JACK ‘JOHN’ WATSON: 19.12.1941 – 4.1.2023
New Zealand’s polo playing community lost one of its finest sons when Cambridge-born John ‘Jack’ Watson died last month.
For the past 34 years, he filled vital management roles with the New Zealand Polo Association (NZPA) and was its patron. His reputation as an award-winning polo player with an unmatched recall of the game’s history won him plaudits both nationally and internationally.
In acknowledging his passing, the association noted John’s ‘knowledge and ability, and said he would be greatly missed by all polo players and supporters in New Zealand and throughout the global polo community.
John was also every inch a Waipā man. Most of his 81 years were lived here. Cambridge was where he married Robin and where they raised seven children, and where polo and other things equestrian were enjoyed alongside a demanding farming schedule. During those years, John and Robin led busy Maungatautari lives, immersing themselves in school affairs, calf clubs, concerts, school trips, garden parties and a host of other district activities.
From 1999 to 2001, the couple was in Belgium where John managed the Belgium Polo Club. Soon after coming home, they moved to a block at Pukeatua.
John was born in Cambridge, the second child of Jack and Valmai Watson, who farmed on Luck at Last Rd in Maungatautari, where John and his siblings grew up. John became a renowned horseman, riding to and from school and becoming a founding member of the Cambridge Pony Club.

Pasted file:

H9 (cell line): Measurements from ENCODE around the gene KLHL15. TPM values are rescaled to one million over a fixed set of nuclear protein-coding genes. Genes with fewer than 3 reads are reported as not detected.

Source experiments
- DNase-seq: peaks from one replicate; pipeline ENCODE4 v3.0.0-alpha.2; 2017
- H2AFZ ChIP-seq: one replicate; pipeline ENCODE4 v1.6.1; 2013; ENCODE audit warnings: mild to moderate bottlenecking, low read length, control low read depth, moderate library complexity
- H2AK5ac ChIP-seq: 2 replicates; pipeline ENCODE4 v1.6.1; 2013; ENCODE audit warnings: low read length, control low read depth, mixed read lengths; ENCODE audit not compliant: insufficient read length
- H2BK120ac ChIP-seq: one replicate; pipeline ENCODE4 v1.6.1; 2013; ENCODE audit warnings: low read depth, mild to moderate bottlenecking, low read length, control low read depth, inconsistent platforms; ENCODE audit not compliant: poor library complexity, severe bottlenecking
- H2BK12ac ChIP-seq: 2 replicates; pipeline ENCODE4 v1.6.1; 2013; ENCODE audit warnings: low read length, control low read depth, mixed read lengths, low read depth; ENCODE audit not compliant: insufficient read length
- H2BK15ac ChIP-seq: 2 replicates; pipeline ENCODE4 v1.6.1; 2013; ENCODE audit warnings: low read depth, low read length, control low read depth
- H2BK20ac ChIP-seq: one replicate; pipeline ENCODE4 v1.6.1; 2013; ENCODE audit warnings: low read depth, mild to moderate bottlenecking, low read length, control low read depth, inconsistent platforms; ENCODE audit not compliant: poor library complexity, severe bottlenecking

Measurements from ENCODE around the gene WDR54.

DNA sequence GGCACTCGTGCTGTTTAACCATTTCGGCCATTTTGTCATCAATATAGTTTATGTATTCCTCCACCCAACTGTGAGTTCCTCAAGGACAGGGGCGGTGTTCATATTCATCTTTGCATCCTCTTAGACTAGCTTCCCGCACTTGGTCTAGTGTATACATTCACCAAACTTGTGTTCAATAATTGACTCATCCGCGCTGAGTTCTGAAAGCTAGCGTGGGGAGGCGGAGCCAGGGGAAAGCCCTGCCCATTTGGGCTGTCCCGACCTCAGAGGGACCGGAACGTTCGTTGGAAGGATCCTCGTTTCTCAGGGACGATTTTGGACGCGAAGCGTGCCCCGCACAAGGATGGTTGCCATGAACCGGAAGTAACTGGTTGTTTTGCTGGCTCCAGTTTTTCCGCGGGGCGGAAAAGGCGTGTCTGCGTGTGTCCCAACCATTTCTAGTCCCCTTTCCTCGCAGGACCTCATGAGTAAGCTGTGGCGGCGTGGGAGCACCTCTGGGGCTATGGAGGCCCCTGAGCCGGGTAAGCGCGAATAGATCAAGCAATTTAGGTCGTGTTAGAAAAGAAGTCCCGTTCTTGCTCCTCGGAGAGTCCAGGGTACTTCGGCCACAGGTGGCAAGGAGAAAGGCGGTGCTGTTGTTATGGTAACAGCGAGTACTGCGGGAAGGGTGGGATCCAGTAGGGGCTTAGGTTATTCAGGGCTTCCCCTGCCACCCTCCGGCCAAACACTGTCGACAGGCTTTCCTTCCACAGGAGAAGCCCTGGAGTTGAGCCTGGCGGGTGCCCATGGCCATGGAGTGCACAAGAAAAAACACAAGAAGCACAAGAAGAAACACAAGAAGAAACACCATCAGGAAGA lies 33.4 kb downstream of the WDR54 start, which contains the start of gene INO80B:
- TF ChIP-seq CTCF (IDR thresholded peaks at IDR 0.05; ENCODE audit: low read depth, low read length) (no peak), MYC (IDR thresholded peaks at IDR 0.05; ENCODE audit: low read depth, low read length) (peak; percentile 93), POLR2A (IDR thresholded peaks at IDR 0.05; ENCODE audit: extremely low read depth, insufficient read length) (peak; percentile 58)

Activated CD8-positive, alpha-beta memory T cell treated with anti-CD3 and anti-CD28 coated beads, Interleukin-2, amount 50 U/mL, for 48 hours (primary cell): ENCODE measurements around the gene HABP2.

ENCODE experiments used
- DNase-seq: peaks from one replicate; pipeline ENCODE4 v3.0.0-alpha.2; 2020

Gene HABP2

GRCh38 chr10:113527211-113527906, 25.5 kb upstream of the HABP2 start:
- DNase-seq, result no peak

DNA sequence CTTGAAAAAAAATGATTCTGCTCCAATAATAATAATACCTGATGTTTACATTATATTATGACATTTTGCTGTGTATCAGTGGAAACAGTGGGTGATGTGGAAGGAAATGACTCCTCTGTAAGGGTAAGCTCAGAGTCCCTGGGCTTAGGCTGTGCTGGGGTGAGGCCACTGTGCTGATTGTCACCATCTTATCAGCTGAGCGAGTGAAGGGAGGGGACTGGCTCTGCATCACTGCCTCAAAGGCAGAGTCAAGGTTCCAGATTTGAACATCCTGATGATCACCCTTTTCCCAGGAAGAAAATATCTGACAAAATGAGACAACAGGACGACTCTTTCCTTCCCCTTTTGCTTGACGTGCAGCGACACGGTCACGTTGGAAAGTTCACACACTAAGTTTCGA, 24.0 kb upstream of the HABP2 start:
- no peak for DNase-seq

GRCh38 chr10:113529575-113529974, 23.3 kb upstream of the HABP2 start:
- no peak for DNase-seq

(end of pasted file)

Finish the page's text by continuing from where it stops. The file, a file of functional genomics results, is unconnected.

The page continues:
He remembered his pre-schooler self, waiting for the wagons with his mother and their draught horse Prince at the trough halfway up Griffin’s Hill, which is where rowing at Karapiro starts today. That was before the dam was built, and Prince was needed to help haul the wagons up from the track which ran beside the river.
He attended what was Maungatautari No 1 Primary School, but his passion was for the land and he became an excellent stockman. He would ride with his father to the saleyards during school holidays. Aged around 12, he found himself helping drove cattle across the high-level bridge with a smaller than usual crew. He was tasked with holding the animals at the trough by the end of the bridge, but the unruly mob poured off the bridge and scattered through a then relatively undeveloped Leamington.
John’s interest in polo was piqued at age 15 after a chance meeting with top player Kenny Browne, father of the current NZPA president Alan Browne. John worked hard to ensure his natural left-handedness did not compromise his ability to play well, and stories tell of him carrying the stick of a broken polo mallet with him when moving stock, swinging his arm over the saddle to swing backwards and forwards, over and under, to turn the action into second nature.
His efforts paid off, and John went on to play at the highest level. He won the coveted Savile Cup, one of the oldest sports trophies in New Zealand, in 1965, 1970, 1971, and 1973. He won the Wilson Cup in 1981 and was in the NZ team to tour Queensland in 1964.
He became the ‘Mr Polo’ of his era, a man recognised as one of the sport’s greatest ambassadors, and a devoted family man with more than a few equestrians among the family left behind.